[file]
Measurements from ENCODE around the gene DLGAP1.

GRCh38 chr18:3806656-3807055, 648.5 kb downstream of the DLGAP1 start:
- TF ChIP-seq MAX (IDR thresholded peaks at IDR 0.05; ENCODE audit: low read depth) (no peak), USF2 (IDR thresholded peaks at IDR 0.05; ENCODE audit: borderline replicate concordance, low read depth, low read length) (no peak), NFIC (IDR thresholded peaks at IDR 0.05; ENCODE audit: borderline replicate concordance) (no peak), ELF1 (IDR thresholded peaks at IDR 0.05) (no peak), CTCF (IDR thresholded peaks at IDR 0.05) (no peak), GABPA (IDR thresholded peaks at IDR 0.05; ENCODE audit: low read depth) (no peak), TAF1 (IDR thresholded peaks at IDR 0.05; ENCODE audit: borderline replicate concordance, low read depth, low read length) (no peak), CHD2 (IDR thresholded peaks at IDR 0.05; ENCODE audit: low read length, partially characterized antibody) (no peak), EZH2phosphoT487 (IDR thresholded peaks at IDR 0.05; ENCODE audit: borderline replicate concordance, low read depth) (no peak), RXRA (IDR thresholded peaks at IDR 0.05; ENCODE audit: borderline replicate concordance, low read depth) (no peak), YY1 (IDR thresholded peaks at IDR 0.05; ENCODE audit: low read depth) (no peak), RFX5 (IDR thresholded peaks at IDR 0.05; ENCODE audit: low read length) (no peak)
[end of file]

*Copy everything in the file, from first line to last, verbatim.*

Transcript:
Measurements from ENCODE around the gene DLGAP1.

GRCh38 chr18:3806656-3807055, 648.5 kb downstream of the DLGAP1 start:
- TF ChIP-seq MAX (IDR thresholded peaks at IDR 0.05; ENCODE audit: low read depth) (no peak), USF2 (IDR thresholded peaks at IDR 0.05; ENCODE audit: borderline replicate concordance, low read depth, low read length) (no peak), NFIC (IDR thresholded peaks at IDR 0.05; ENCODE audit: borderline replicate concordance) (no peak), ELF1 (IDR thresholded peaks at IDR 0.05) (no peak), CTCF (IDR thresholded peaks at IDR 0.05) (no peak), GABPA (IDR thresholded peaks at IDR 0.05; ENCODE audit: low read depth) (no peak), TAF1 (IDR thresholded peaks at IDR 0.05; ENCODE audit: borderline replicate concordance, low read depth, low read length) (no peak), CHD2 (IDR thresholded peaks at IDR 0.05; ENCODE audit: low read length, partially characterized antibody) (no peak), EZH2phosphoT487 (IDR thresholded peaks at IDR 0.05; ENCODE audit: borderline replicate concordance, low read depth) (no peak), RXRA (IDR thresholded peaks at IDR 0.05; ENCODE audit: borderline replicate concordance, low read depth) (no peak), YY1 (IDR thresholded peaks at IDR 0.05; ENCODE audit: low read depth) (no peak), RFX5 (IDR thresholded peaks at IDR 0.05; ENCODE audit: low read length) (no peak)